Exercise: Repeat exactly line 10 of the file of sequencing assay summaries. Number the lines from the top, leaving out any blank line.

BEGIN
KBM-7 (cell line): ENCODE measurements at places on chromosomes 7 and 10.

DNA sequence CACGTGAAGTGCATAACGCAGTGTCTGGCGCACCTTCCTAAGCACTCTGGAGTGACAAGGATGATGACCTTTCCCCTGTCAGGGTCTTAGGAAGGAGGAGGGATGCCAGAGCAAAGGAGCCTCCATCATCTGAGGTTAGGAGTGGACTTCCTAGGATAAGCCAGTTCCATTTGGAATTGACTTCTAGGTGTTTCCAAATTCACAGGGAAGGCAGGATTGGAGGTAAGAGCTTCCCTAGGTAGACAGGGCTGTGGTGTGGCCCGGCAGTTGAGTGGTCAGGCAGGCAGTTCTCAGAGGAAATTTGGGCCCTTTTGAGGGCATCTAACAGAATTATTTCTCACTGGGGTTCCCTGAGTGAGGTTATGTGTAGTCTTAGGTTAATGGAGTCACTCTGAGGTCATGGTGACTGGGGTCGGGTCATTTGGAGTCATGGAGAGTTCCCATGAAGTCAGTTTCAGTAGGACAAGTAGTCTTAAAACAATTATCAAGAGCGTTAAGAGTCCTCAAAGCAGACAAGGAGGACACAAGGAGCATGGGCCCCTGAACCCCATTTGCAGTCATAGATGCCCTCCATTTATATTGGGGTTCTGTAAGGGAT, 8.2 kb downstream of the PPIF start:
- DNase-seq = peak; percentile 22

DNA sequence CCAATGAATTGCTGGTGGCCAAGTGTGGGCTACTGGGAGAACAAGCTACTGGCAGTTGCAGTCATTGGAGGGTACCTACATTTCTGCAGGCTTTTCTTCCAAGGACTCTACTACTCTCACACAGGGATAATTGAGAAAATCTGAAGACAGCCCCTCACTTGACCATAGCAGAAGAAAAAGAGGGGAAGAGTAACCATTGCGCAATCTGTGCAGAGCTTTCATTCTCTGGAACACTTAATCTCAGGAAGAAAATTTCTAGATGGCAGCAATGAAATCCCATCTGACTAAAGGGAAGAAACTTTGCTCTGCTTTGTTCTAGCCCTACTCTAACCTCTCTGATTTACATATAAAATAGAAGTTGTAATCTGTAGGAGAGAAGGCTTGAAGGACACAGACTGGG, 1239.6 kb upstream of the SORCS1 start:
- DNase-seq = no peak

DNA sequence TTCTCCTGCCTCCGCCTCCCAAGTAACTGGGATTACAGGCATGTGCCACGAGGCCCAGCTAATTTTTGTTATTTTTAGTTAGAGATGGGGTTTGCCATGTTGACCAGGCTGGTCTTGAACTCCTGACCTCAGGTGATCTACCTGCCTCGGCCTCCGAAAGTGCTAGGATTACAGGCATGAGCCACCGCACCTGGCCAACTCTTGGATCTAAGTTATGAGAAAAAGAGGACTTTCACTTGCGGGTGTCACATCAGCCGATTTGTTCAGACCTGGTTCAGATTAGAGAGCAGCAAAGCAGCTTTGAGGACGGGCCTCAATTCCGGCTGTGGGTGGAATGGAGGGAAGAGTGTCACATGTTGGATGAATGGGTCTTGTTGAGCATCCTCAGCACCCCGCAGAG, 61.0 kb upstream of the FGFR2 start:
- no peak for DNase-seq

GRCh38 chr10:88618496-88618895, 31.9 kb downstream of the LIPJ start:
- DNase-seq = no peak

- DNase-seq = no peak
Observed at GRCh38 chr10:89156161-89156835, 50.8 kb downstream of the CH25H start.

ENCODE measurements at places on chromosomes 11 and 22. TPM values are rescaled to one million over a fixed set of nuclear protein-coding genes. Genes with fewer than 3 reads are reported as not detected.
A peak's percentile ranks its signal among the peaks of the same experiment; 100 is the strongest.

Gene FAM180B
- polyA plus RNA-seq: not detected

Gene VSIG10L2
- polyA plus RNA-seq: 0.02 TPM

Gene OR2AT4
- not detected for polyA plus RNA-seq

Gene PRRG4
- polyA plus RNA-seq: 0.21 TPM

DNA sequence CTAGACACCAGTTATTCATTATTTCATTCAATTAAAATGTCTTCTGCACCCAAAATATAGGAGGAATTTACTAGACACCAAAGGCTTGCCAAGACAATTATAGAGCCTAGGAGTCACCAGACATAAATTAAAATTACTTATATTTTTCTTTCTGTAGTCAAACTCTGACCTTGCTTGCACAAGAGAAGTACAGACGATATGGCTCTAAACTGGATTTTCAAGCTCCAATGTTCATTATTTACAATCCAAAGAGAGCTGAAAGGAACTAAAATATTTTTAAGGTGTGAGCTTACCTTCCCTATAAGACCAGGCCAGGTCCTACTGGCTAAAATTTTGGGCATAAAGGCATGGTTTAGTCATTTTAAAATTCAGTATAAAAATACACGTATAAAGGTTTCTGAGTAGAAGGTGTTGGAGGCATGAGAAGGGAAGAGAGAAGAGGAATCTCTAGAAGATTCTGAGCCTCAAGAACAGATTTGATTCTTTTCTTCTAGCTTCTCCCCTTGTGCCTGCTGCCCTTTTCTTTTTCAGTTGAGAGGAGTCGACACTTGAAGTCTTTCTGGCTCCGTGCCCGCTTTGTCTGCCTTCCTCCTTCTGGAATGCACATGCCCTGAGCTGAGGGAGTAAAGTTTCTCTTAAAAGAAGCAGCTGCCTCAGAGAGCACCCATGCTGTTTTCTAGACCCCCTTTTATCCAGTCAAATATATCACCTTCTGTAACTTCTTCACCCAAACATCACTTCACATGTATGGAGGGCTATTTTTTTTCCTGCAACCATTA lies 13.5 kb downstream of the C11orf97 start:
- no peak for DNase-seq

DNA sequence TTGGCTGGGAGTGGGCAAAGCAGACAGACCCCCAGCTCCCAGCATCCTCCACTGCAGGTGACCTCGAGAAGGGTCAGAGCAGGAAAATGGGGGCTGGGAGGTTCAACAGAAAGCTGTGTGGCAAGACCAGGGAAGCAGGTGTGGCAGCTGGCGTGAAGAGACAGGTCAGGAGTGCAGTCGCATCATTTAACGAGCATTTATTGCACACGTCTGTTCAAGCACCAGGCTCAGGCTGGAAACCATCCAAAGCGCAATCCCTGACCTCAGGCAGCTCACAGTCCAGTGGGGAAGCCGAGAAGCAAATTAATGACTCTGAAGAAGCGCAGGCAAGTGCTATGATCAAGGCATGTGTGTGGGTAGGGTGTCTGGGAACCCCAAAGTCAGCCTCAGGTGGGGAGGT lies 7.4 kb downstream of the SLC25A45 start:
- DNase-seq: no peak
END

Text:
- DNase-seq = no peak